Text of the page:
A flowchart showing the age distribution, caries prevalence and caries polarization indices is presented in Fig. 1. Due to the marked differences in age distribution in the groups between 2010 and 2016, results are presented for the entire study groups (3-6 year) as well as for the merged 3- and 6-year-olds. The excluded children born outside Sweden had significantly higher caries prevalence than the Swedish-born children, both in 2010 (35.8% vs. 10.6%, p < 0.001) and in 2016 (45.2% vs. 10.6%, p < 0.001). Although the caries prevalence among the 3-6 year old children remained the same (10.6% in 2010 and 10.5% in 2016), the caries polarization index was markedly lower in 2016 (5.6) than in 2010 (7.0). When parishes with statistically outlying RRs were excluded (n = 1 in 2010 and n = 1 in 2016; Fig. 2), the corresponding values became 3.8 and 5.6, respectively. The geo-maps from 2010 and 2016 for 3-6-year old children are presented in Figs. 3 and 4. It can be clearly seen that the caries-risk map did change over the years; out of the five parishes with the highest caries risk in 2010, four were lowered in 2016. On the other hand, the less densely populated inland parishes to the east exhibited an increased caries risk. When repeating the analysis for the merged 3- and 6-year-olds (i.e., excluding the 4-5-year-olds), the caries polarization indices deceased somewhat; yet, lower values were observed in 2016 (Fig. 1).
Figure 2
Fig. 2

Box-plots of parish-specific prevalence of caries (58 parishes) estimated from a Bayesian hierarchical mapping model. Data from 3 to 6-year old children born in Sweden living in the Halland region, examined in 2010 and 2016, respectively. An open circle indicates a parish with statistically outlying caries prevalence

Figure 3
Fig. 3

Geo-map of caries risk in 3-6-year old children born in Sweden and living in the Halland region, examined in 2010. The map displays, for each of the 58 residential parishes, the smoothed relative risk (SmRR, range between 0.32-2.25) of caries (dmfs > 0) among preschool children (3-6 years. The corresponding statistical certainty geo-map is also shown [red color, Pr (RR > 1|data) >0.95, i.e. a parish with data yielding strong statistical evidence of an elevated caries risk; green color, Pr (RR < 1|data) >0.95, i.e. a parish with data yielding strong statistical evidence of a low caries risk; and yellow color, the 90% credibility interval covers RR = 1, i.e. a parish with data yielding weaker statistical evidence for a high or low relative risk]

Figure 4
Fig. 4

Geo-map of caries risk in 3-6-year old children born in Sweden and living in the Halland region, examined in 2016. The map displays, for each of the 58 residential parishes, the smoothed relative risk (SmRR, range between 0.47-2.62) of caries (dmfs > 0) among preschool children (3-6 years). The corresponding statistical certainty geo-map is also shown [red color, Pr (RR > 1|data) >0.95, i.e. a parish with data yielding strong statistical evidence of an elevated caries risk; green color, Pr (RR < 1|data) >0.95, i.e. a parish with data yielding strong statistical evidence of a low caries risk; and yellow color, the 90% credibility interval covers RR = 1, i.e. a parish with data yielding weaker statistical evidence for a high or low relative risk]

Discussion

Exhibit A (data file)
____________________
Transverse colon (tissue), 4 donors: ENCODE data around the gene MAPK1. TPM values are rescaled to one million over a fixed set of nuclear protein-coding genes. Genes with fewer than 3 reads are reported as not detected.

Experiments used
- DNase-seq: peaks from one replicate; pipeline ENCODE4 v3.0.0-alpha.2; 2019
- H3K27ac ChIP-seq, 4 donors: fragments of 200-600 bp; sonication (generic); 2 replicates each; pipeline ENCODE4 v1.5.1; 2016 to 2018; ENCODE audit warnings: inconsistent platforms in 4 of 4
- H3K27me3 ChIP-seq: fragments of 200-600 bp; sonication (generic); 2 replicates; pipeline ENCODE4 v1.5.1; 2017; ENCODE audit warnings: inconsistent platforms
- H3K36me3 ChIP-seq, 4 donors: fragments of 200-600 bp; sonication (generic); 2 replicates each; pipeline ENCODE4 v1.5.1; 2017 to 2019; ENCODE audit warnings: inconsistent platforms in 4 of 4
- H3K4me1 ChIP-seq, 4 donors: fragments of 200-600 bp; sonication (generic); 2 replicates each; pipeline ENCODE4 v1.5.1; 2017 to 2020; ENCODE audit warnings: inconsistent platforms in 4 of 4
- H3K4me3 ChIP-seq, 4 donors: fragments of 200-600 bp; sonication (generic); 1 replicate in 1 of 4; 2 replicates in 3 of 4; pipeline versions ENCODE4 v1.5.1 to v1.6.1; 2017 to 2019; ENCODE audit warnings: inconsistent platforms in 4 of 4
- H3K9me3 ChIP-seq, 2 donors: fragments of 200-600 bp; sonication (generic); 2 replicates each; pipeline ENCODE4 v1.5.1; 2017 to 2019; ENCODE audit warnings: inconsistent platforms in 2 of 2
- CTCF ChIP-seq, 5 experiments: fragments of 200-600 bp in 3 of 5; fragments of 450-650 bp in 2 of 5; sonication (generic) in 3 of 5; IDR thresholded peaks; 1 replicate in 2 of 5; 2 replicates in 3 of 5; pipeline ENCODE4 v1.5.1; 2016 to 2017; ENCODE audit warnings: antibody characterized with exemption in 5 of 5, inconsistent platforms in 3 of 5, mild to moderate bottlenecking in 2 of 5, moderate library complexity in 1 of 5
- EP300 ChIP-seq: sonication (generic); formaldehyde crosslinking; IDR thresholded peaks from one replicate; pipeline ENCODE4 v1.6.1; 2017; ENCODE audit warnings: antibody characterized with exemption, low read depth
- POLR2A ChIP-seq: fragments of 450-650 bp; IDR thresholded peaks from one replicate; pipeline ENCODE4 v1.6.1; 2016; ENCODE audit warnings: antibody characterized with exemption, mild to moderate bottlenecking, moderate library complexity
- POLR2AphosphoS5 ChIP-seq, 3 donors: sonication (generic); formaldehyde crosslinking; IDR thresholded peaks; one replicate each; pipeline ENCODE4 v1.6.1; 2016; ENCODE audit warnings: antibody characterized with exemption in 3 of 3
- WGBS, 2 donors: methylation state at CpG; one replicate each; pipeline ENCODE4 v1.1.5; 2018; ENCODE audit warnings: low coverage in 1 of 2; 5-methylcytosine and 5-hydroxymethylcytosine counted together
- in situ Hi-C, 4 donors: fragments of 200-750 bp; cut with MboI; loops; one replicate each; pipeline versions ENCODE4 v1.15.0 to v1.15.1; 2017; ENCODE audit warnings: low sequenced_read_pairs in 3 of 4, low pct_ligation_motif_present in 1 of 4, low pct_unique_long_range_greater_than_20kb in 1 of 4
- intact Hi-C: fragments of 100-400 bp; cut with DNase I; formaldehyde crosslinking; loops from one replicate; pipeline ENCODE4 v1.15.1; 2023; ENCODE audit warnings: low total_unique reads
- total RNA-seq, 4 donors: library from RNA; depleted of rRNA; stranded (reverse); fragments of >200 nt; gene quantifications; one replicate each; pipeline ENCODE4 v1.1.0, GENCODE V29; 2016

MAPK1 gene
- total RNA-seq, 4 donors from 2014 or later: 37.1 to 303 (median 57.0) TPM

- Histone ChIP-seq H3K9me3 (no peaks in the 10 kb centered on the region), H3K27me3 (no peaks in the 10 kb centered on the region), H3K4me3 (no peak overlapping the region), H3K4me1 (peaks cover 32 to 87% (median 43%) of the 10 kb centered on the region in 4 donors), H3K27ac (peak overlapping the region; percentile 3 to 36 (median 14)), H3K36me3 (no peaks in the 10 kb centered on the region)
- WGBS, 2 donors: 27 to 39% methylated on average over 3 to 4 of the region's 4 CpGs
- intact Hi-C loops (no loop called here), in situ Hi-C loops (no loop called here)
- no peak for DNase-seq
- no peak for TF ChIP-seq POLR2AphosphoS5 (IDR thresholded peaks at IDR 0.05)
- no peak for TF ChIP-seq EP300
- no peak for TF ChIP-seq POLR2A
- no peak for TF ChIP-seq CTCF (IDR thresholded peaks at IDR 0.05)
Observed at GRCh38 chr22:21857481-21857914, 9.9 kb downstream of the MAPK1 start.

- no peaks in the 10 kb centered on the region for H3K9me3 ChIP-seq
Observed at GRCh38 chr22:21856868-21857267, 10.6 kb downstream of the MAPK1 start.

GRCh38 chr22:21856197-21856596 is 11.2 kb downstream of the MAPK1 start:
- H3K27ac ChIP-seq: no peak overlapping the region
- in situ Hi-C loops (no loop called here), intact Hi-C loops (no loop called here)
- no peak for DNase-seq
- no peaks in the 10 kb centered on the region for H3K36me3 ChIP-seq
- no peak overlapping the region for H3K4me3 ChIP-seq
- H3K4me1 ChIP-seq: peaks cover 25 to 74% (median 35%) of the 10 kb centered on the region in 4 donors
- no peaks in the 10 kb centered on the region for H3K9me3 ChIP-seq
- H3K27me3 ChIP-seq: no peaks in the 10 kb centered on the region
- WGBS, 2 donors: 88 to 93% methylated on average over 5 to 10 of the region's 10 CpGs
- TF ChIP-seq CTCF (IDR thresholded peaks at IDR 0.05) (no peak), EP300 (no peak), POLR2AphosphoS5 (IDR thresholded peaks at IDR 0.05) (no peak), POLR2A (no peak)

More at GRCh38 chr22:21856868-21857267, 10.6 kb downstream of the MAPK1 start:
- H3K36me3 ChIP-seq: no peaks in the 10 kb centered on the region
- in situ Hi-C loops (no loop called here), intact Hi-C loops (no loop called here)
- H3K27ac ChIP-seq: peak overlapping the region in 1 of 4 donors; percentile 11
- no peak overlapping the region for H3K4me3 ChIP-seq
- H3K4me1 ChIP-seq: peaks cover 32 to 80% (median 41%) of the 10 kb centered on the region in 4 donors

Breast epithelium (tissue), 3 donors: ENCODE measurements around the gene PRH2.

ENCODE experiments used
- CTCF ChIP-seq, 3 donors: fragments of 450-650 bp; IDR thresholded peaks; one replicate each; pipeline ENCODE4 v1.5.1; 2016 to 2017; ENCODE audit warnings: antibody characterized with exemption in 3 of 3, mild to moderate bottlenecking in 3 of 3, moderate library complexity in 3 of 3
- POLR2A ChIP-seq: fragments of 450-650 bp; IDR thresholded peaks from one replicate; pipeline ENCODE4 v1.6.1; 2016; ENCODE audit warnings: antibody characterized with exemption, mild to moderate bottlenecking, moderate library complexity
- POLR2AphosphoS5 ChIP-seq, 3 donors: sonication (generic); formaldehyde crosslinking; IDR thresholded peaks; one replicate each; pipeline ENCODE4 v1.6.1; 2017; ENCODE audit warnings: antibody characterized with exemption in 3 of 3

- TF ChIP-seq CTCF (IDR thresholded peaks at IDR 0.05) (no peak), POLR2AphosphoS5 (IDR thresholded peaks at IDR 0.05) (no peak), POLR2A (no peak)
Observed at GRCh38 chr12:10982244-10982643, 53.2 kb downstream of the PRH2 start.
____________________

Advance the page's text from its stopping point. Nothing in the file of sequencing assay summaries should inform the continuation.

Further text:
The need to reduce social inequalities in general and oral health is commonly addressed [12] and it has been suggested that the dental team can play an important role in these efforts [13]. In this context, the common risk factor approach has been highlighted, integrating caries prevention with the prevention of other life-style related chronic diseases such as the metabolic syndrome [14]. In our previous report, we observed an increasing polarization of caries risk in the Halland region between 2006 and 2010 [6] and this was the driving force for a new payment model to the Public Dental Clinics in the region. The money were allocated based on the actual caries risk in administrative perishes surrounding the clinic and the capitation was linked to a preventive program. The main result of the present study was that the trend of increasing polarization seemed to be terminated. In fact, our present data indicated a reduced polarization of caries among the 3 to 6-year-olds in the region. This was an important finding in the light of another recent report from Scandinavia concluding that the social gaps in caries occurrence unfortunately is increasing among adolescents [15]. It is tempting to believe that this positive trend was due to the new risk-based payment model but there are a number of other factors that could have played a role. A confounding factor was the high amount of immigrant and refugee families that migrated to Sweden during the study period, the majority between 2015 and 2016. Since their children only had the opportunity to benefit from the Public Dental Service system for a limited time period, they were analyzed separately. A striking finding was the four times higher caries prevalence among those newly arrived preschool children and the need of urgent and comprehensive dental care for this group of children was obvious. Thus, these children meant a non-scheduled extra burden to the public dental clinics in terms of language barriers and extensive emergency treatments that may have crowded out the care of the permanent residents. Another possible bias was that the compliance with the updated preventive program may have differed between the 20 clinics belonging to the Public Dental Service in the region. The evidence-based guidelines were implemented from 2013 but it is well known that it may take a while for changed routines to be administrated and established. Unfortunately, we were unable to collect reliable and detailed information from the different clinics how the recommendations were received and to what extent they were followed. An obvious effect of the program was however seen; the age distribution within the age span 3-6 years was shifted in 2016 when compared to 2010. The explanation for this was that the new guidelines allowed prolonged follow-up intervals for children assessed as low caries risk at the 3-year examination. The background thinking was if the low-risk children were recalled less often, more time could be spent on children with an estimated higher risk. Consequently, the 2016 cohort consisted of a higher proportion of 3- and 6-year-olds children and relatively fewer children aged 4 and 5 years (Fig. 1). It is thereby possible that the focus on the children with the highest dental needs was the main reason for the reduced polarization. It should however be underlined that the program, for better or for worse, did not seem to have an impact on the overall caries prevalence on dentin level (dmfs) among the preschool children in the region.